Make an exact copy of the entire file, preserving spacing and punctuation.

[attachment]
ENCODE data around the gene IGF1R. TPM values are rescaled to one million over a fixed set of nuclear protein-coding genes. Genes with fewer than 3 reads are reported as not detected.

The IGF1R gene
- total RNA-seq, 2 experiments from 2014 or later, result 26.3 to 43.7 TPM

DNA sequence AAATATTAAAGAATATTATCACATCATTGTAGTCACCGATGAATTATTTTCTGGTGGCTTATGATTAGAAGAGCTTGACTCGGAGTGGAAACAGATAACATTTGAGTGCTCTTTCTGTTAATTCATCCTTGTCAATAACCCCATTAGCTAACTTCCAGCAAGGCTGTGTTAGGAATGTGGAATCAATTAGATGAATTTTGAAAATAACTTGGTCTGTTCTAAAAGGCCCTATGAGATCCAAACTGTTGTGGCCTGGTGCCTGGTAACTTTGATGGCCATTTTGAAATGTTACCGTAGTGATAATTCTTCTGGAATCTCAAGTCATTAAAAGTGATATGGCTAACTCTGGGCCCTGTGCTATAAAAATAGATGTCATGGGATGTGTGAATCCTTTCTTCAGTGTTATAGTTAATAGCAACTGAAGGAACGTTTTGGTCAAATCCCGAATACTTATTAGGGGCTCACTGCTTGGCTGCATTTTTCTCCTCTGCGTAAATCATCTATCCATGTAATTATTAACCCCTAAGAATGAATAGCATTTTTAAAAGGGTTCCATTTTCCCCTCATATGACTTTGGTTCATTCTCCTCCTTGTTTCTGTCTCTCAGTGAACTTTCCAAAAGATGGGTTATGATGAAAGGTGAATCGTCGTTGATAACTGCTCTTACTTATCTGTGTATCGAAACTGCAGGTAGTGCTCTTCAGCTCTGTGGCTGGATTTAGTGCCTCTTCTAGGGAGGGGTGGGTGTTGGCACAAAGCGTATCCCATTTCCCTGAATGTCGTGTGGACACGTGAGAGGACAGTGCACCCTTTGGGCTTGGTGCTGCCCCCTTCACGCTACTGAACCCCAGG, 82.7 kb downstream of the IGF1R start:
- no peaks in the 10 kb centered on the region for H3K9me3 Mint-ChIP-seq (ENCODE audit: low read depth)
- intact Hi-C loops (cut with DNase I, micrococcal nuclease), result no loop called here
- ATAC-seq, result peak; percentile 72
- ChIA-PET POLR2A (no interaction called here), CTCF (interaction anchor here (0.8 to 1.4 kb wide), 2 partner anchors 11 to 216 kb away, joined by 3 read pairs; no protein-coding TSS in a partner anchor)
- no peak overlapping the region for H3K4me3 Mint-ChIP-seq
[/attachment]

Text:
ENCODE data around the gene IGF1R. TPM values are rescaled to one million over a fixed set of nuclear protein-coding genes. Genes with fewer than 3 reads are reported as not detected.

The IGF1R gene
- total RNA-seq, 2 experiments from 2014 or later, result 26.3 to 43.7 TPM

DNA sequence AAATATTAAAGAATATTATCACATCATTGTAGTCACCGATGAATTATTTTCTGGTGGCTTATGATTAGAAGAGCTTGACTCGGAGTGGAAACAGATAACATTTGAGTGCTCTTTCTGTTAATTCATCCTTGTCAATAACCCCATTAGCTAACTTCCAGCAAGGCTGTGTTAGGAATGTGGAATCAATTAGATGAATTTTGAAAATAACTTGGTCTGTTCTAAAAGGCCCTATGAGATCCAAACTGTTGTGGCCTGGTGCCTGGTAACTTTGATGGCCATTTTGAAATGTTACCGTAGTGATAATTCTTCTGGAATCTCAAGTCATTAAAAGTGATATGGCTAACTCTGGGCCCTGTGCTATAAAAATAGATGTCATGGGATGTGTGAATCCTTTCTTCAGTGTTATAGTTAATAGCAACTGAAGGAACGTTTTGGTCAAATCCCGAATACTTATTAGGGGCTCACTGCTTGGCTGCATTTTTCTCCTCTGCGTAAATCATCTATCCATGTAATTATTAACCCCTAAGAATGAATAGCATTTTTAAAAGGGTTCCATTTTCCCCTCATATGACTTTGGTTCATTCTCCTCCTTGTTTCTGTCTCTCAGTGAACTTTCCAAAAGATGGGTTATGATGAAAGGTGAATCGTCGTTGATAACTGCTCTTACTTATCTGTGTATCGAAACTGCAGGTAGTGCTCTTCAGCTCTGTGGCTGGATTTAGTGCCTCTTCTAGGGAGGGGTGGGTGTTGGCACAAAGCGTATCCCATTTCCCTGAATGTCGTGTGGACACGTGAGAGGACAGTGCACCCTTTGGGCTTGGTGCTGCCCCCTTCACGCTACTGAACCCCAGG, 82.7 kb downstream of the IGF1R start:
- no peaks in the 10 kb centered on the region for H3K9me3 Mint-ChIP-seq (ENCODE audit: low read depth)
- intact Hi-C loops (cut with DNase I, micrococcal nuclease), result no loop called here
- ATAC-seq, result peak; percentile 72
- ChIA-PET POLR2A (no interaction called here), CTCF (interaction anchor here (0.8 to 1.4 kb wide), 2 partner anchors 11 to 216 kb away, joined by 3 read pairs; no protein-coding TSS in a partner anchor)
- no peak overlapping the region for H3K4me3 Mint-ChIP-seq